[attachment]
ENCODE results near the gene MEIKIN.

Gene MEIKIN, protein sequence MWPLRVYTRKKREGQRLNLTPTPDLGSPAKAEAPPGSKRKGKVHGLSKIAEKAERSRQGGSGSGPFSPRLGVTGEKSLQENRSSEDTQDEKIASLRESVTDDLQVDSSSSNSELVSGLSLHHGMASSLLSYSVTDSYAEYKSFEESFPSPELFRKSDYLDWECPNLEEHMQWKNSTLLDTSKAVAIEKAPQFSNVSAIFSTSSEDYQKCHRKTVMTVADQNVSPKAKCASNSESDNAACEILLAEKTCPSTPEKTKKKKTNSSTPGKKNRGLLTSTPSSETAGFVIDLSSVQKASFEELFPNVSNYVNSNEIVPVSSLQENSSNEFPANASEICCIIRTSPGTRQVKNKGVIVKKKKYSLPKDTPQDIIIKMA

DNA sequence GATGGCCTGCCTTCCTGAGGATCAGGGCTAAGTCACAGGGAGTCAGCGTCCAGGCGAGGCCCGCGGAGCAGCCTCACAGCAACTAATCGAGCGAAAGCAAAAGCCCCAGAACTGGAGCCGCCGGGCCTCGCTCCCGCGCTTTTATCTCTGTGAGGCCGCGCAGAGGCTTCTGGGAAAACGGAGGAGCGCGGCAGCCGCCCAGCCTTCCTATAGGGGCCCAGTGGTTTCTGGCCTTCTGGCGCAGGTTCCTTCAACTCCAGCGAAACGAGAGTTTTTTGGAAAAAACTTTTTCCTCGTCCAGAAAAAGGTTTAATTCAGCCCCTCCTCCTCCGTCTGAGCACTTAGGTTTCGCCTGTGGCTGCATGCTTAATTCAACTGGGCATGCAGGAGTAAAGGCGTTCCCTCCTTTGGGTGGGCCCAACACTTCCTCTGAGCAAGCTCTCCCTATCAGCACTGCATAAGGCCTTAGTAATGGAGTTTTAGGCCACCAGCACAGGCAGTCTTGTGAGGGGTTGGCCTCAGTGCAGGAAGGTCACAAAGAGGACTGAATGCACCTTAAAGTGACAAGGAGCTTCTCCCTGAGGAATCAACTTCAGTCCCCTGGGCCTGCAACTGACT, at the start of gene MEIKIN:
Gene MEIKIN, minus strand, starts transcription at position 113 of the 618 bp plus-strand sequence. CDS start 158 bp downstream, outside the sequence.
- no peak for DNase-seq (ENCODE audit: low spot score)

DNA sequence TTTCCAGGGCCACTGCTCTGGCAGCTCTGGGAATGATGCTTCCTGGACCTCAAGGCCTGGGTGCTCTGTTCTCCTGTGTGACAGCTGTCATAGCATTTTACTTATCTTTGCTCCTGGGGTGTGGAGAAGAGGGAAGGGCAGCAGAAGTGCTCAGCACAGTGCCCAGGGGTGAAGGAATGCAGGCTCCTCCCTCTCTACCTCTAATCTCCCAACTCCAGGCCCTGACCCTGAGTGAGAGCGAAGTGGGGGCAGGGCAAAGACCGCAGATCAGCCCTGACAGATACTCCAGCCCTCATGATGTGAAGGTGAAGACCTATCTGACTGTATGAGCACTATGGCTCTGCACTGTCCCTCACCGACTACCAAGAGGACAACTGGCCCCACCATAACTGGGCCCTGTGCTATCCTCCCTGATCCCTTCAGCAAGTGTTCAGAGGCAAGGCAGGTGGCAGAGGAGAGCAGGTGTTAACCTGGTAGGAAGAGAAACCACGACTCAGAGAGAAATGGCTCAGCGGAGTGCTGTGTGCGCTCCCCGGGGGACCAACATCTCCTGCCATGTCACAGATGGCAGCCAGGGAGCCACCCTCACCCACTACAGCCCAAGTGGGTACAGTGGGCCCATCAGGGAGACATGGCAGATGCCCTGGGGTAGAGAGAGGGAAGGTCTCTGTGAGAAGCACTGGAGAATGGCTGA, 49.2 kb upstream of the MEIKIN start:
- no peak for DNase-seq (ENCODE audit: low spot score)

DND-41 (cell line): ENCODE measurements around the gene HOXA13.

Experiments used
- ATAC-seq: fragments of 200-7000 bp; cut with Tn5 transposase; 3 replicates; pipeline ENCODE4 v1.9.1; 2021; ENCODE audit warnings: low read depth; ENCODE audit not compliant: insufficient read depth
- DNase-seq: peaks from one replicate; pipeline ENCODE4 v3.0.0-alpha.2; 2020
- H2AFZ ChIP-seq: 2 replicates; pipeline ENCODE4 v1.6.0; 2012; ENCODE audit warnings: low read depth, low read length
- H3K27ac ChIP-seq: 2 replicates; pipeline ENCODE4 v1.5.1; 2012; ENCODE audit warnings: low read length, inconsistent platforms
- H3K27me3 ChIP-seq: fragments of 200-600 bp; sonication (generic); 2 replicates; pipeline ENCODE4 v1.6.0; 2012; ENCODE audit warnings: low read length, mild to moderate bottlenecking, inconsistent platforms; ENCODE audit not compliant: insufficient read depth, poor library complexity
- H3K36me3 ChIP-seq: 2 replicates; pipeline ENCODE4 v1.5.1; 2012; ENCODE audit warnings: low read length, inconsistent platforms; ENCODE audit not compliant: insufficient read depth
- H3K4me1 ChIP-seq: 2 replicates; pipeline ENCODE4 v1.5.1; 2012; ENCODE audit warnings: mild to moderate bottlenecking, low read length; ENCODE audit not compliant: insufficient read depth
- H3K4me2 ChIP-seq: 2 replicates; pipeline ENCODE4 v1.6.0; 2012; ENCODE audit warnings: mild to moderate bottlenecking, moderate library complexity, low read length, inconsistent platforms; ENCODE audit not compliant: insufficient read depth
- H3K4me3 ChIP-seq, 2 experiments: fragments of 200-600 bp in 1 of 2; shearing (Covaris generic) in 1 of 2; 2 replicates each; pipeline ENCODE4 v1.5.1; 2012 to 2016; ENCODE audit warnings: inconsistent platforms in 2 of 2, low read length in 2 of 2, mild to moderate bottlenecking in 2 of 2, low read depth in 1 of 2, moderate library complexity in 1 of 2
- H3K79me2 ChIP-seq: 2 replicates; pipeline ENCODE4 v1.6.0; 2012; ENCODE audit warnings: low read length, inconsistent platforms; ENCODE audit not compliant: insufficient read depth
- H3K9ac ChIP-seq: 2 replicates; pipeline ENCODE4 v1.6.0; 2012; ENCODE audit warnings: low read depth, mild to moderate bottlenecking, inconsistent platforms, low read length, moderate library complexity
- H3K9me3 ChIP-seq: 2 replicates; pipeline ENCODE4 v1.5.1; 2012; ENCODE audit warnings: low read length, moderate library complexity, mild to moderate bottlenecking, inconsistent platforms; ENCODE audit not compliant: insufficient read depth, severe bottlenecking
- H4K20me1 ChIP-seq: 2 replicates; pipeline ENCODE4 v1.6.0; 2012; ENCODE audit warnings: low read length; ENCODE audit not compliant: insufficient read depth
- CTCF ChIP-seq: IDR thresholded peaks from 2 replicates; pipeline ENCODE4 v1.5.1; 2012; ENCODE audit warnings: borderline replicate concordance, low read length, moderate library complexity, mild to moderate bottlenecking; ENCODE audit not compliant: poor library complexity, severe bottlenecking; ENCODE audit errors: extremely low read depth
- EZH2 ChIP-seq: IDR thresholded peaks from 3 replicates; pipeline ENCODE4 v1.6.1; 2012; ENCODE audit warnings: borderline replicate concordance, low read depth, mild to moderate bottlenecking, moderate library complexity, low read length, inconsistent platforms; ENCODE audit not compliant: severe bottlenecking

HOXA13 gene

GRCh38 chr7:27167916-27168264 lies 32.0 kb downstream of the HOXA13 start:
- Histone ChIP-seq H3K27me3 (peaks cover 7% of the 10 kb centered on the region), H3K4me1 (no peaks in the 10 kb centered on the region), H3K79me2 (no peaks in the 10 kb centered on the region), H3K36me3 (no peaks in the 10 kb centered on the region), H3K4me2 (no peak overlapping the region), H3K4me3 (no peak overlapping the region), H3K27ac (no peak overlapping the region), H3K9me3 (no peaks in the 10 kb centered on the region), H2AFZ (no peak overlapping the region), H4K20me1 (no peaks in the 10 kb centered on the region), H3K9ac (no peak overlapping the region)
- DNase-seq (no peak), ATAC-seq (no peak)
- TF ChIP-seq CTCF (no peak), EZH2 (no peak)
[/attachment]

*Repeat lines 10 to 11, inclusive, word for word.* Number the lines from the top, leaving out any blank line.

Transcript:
- ATAC-seq: fragments of 200-7000 bp; cut with Tn5 transposase; 3 replicates; pipeline ENCODE4 v1.9.1; 2021; ENCODE audit warnings: low read depth; ENCODE audit not compliant: insufficient read depth
- DNase-seq: peaks from one replicate; pipeline ENCODE4 v3.0.0-alpha.2; 2020